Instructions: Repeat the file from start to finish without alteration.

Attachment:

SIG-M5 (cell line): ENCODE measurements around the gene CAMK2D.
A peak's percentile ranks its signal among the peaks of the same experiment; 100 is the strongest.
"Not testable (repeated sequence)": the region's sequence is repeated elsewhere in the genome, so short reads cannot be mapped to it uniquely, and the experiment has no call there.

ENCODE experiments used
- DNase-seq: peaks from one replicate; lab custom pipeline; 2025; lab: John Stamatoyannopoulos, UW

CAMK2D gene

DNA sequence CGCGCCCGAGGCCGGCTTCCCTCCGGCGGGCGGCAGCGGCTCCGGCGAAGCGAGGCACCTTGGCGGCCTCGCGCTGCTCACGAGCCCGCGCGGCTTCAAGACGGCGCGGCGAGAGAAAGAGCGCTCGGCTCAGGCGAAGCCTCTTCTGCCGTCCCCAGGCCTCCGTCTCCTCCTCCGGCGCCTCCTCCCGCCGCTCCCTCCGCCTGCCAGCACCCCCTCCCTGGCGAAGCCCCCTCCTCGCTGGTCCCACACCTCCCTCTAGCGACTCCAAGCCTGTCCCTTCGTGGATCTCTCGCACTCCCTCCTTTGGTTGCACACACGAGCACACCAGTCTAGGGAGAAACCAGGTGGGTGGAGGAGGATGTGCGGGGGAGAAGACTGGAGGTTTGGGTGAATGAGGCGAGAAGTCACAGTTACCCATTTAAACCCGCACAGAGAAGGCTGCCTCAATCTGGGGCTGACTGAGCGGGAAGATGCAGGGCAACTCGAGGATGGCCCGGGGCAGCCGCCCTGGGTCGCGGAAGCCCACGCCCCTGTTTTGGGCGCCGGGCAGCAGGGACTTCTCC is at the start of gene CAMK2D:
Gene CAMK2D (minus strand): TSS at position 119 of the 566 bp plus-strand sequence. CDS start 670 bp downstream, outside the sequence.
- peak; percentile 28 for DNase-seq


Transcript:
SIG-M5 (cell line): ENCODE measurements around the gene CAMK2D.
A peak's percentile ranks its signal among the peaks of the same experiment; 100 is the strongest.
"Not testable (repeated sequence)": the region's sequence is repeated elsewhere in the genome, so short reads cannot be mapped to it uniquely, and the experiment has no call there.

ENCODE experiments used
- DNase-seq: peaks from one replicate; lab custom pipeline; 2025; lab: John Stamatoyannopoulos, UW

CAMK2D gene

DNA sequence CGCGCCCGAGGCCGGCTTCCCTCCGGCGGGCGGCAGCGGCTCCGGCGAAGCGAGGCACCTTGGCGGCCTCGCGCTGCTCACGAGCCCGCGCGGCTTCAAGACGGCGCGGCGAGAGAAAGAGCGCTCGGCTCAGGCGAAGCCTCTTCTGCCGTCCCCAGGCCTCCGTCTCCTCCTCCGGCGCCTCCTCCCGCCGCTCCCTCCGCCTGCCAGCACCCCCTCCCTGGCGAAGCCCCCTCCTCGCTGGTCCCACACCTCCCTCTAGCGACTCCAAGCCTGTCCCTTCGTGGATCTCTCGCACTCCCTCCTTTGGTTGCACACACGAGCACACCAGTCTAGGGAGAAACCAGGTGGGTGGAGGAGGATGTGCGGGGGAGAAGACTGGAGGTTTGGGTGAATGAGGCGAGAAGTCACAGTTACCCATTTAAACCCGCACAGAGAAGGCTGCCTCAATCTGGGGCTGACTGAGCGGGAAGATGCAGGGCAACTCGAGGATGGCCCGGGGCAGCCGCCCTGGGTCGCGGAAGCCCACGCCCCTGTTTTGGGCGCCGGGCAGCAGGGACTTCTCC is at the start of gene CAMK2D:
Gene CAMK2D (minus strand): TSS at position 119 of the 566 bp plus-strand sequence. CDS start 670 bp downstream, outside the sequence.
- peak; percentile 28 for DNase-seq